Deal with the Cigar Band
We prefer to leave the band on. Trying to take it off risks tearing the wrapper. Also, the band provides a convenient reference point for holding the cigar. Finally and perhaps most importantly, not only is the band a thing of beauty, it tells others the brand of cigar you are smoking, a brand you should be proud to show off. Think of keeping the band on as a tribute to the cigar maker.
Handle the Ash
Although it is great sport to see how long one can get an ash, there is always the danger of an inside “air pocket” causing the ash to prematurely fall off, usually in your lap or on the rug. Therefore, once your cigar’s ash reaches about an inch in length, discretely tap it off, into an ashtray. If it refuses to budge, leave it alone (it shows that you have a well-made cigar) and continue to smoke for a while longer until finally flicking the ash off gently.
If there is no ashtray around, don’t worry about ashing a cigar onto the lawn; premium cigars are all natural, so they won’t harm the grass or the soil.
Put Out a Cigar
Never snuff out a fine cigar like a cigarette. Simply place the butt in an ashtray and let it go out of its own accord. Again, cigars are not made with chemicals that cause them to burn, so simply letting the cigar extinguish itself is the best way to end a great cigar smoking experience.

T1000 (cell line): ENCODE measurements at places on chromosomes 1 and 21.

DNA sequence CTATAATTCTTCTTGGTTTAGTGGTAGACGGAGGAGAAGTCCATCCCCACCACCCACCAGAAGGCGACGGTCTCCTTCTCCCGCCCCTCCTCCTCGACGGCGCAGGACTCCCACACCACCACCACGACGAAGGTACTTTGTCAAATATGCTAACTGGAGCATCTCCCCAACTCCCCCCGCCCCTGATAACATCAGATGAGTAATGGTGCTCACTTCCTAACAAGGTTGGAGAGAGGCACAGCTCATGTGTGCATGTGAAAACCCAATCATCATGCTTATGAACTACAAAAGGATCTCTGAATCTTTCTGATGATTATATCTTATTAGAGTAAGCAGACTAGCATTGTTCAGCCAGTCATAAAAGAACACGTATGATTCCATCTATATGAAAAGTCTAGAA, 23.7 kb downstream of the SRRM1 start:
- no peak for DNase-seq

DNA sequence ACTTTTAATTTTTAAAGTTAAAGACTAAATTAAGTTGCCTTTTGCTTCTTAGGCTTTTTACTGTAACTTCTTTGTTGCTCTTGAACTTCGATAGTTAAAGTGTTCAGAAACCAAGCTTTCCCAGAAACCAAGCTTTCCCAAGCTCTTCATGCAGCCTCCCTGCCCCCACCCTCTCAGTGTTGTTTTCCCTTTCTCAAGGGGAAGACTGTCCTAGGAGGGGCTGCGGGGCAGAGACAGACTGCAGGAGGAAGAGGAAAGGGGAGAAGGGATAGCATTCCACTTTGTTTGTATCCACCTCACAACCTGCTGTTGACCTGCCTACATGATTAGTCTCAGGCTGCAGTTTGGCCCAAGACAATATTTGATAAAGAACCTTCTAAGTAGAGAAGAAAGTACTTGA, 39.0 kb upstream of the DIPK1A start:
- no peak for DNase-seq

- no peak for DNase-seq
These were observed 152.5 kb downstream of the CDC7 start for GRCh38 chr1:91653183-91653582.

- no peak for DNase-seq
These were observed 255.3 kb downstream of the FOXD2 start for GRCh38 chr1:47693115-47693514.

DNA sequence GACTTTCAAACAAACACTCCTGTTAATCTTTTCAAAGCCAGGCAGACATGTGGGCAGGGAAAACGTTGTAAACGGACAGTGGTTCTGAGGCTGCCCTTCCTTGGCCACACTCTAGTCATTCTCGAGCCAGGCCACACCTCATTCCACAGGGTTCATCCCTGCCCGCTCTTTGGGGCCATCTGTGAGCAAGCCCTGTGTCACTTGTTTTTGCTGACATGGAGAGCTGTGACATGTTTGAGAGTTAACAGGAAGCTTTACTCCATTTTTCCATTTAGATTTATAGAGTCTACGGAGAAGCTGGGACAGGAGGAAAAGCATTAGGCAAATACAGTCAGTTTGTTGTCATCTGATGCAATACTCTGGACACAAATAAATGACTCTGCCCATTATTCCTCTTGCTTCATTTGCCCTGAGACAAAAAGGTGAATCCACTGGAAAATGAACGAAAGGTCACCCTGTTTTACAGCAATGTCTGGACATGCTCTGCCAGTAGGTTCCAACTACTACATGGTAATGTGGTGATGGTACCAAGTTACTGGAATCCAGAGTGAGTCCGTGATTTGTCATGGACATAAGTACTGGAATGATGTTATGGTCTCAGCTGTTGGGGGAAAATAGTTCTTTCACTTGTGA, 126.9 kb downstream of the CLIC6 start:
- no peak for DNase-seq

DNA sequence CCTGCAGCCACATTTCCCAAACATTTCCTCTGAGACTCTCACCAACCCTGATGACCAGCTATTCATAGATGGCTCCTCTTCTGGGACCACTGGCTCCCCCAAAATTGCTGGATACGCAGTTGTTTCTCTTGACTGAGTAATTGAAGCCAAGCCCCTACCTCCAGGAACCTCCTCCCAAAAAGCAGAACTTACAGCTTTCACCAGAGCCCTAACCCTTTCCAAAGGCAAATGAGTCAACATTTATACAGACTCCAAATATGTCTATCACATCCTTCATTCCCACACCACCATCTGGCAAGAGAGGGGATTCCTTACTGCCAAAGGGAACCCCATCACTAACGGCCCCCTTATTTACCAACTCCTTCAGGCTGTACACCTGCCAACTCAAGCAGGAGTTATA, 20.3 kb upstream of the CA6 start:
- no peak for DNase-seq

Relighting A Cigar That Has Gone Out
Because a handrolled cigar is made of pure tobacco, with no chemicals to make it burn, if not puffed and supplied with air, it will eventually go out. If you try to draw on your cigar and only get a tiny waft of smoke, simply dislodge the ash and relight it. Your best bet is in relighting a cigar while it is still warm.
Some people will tell you that you can relight a cigar that has gone cold. Even if you cut the cigar and remove the ash, there will still be smoke or ash in the barrel (the body of the cigar) which will taint the taste of the tobacco. It’s better to light up a new cigar.
Smoke Like a Pro
To recap, here are a few simple tips on how to smoke like a pro.
Don’t cut too far into the cap of the cigar. That will cause the wrapper, the outermost leaf, to unravel.
Don’t use cardboard matches. They’re tainted with chemicals and can ruin the cigar. Instead, use a torch or butane lighter.
One of the best tips is to occasionally blow the smoke over the ash of the cigar and inspect the ash. That shows you know to look for an even burn.
Again, don’t try to knock off the ash. Let it fall on its own. A long ash is a sign of a quality cigar, so show it off.
Always remove the cellophane before smelling a cigar because with the cello on, you won’t smell the true essence of the cigar. Instead, you’ll pick up other scents, like cedar or wood notes from the box.
Now it’s your turn! What does a person need to know to know how to smoke a cigar? Tell us your best tips for first timers in the comment section below or visit the forums to learn from our other cigar lovers.